A research team led by Hong-Yan Chen, a doctoral student of Purdue University has developed graphene inverters that operate at room temperature, which will enable the production of graphene-based digital transistors.
Other scientists have developed graphene inverters that can operate only at 77° K. The new class of graphene inverter also has a gain above one, an essential condition for digital electronics that allows transistors to manage its switching between 0 and 1 and amplify signals.
Graphene’s utilization in consumer electronics, computers and other digital applications was limited by its zero-band gap characteristic, which is required to switch off and on, an important feature for digital transistors. The researchers have presented their findings in a paper titled, ‘Complementary-Type Graphene Inverters Operating at Room-Temperature,’ at the 2011 Device Research Conference in Santa Barbara, California.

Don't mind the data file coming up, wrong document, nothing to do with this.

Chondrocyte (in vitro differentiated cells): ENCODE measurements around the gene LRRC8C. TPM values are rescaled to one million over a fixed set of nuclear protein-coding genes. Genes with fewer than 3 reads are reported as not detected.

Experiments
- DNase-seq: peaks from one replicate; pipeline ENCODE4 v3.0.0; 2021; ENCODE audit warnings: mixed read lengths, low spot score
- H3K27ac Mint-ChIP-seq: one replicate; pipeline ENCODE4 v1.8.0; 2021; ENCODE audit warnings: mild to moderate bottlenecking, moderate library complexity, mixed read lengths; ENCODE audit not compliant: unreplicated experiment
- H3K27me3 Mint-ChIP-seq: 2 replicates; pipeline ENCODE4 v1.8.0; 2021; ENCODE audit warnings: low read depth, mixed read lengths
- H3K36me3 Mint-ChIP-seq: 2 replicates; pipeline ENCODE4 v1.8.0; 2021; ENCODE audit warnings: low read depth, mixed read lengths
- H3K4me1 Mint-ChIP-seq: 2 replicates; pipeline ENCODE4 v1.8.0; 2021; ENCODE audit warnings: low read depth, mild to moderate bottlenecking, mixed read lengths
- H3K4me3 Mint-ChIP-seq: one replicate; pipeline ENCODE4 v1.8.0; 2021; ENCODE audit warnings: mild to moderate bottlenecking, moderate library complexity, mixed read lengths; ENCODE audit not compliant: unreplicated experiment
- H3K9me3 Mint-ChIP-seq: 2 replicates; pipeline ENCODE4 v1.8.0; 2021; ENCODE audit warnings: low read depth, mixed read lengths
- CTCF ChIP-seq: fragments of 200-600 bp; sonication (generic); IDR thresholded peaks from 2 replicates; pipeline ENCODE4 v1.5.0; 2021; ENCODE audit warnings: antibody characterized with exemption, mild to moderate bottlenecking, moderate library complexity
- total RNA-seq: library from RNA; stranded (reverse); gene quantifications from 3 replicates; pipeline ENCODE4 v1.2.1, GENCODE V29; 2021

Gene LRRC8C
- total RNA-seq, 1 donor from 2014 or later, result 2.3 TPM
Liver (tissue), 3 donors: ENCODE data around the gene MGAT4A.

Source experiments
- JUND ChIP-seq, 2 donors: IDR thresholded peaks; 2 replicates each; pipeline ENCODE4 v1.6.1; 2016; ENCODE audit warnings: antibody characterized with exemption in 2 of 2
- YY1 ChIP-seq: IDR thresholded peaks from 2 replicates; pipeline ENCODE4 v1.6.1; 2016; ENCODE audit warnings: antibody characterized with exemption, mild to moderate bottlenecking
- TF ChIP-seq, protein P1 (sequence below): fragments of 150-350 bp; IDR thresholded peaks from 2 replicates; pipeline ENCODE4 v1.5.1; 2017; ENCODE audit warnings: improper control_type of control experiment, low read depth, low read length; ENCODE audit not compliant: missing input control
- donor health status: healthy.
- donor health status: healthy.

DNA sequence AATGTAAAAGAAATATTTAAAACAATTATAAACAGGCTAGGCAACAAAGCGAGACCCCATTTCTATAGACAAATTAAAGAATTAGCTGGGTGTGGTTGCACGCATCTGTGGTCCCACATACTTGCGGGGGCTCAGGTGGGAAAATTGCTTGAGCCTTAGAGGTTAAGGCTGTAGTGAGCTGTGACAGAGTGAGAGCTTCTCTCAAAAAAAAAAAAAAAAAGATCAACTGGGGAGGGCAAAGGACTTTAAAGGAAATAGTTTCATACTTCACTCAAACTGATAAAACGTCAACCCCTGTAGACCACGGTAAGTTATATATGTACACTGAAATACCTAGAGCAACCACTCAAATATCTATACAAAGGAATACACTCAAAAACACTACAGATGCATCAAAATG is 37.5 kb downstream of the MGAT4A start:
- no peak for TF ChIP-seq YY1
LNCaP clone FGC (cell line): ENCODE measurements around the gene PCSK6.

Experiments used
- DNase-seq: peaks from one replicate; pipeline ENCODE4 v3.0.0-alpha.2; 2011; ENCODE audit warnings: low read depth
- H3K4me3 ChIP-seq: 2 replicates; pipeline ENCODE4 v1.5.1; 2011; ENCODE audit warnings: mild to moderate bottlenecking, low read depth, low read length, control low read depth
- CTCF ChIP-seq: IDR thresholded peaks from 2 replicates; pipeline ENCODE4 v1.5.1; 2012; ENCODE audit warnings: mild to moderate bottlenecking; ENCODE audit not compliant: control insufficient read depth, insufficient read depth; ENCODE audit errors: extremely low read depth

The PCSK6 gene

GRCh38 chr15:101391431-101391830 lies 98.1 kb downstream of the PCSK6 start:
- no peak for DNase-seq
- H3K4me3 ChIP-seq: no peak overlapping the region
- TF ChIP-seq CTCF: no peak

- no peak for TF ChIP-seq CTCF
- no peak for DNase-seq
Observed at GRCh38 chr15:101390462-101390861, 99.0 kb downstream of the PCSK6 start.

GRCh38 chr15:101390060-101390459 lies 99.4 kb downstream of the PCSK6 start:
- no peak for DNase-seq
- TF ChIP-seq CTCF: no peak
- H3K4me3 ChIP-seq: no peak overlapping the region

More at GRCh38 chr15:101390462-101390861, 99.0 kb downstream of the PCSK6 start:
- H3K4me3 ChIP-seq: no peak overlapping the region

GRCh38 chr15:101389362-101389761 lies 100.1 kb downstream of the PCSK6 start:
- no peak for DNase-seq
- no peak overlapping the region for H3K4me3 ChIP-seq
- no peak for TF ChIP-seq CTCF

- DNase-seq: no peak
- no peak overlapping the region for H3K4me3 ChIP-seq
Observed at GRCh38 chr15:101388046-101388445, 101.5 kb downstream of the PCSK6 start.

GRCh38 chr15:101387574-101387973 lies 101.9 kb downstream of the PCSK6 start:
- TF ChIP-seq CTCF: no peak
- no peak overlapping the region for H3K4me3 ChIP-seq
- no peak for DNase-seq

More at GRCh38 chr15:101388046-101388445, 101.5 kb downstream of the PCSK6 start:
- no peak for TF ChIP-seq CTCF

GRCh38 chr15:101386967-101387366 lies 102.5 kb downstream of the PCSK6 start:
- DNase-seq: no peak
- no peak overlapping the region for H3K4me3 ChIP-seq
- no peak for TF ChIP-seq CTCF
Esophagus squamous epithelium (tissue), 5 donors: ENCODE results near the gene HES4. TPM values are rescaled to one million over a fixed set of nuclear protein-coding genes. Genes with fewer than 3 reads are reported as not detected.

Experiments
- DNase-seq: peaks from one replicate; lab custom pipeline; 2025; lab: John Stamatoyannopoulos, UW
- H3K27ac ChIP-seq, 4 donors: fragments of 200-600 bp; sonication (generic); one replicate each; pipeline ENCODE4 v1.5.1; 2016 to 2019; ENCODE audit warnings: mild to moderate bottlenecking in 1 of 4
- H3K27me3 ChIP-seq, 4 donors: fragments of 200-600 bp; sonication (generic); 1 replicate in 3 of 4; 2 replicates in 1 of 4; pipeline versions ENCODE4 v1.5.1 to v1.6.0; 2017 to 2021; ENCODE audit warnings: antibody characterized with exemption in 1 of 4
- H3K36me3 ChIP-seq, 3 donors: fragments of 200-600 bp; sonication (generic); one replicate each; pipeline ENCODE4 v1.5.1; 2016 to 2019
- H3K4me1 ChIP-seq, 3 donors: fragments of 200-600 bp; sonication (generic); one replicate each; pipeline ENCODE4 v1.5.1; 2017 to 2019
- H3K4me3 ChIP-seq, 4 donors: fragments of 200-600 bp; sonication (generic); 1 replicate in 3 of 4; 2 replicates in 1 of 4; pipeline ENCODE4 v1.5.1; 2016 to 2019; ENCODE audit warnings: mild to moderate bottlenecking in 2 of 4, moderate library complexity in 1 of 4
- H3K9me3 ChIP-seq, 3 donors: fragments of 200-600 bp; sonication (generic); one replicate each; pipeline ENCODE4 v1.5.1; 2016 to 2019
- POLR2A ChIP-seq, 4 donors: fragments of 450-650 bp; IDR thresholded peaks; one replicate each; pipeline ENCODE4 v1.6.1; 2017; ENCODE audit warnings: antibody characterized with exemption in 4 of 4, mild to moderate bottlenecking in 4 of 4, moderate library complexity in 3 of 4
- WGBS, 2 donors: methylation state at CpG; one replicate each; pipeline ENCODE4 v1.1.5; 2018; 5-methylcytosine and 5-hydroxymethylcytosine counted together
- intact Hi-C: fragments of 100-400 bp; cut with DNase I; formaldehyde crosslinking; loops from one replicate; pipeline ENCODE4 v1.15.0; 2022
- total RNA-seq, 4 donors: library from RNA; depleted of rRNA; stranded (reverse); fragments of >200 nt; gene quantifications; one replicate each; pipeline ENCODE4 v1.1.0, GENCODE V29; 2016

To produce electronic instruments, impurities are added to silicon to modify its semiconducting properties. However, graphene cannot be doped easily like silicon. To resolve this issue, the scientists have developed electrostatic doping that allows graphene inverters to reproduce the qualities of silicon inverters.
Electrostatic doping is performed via the electric field between metal gates that are situated at a distance of 40 nm from the graphene channels. The doping can be changed by altering the voltageand allowing the researchers to experiment on specific doping levels.
Until now, graphene transistors have been used for specific applications, including amplifiers for military systems and cell phones, but the newly developed graphene inverters allow the production of graphene transistors for broader digital applications. More work will be required to incorporate the prototype into an operating graphene circuit for digital uses.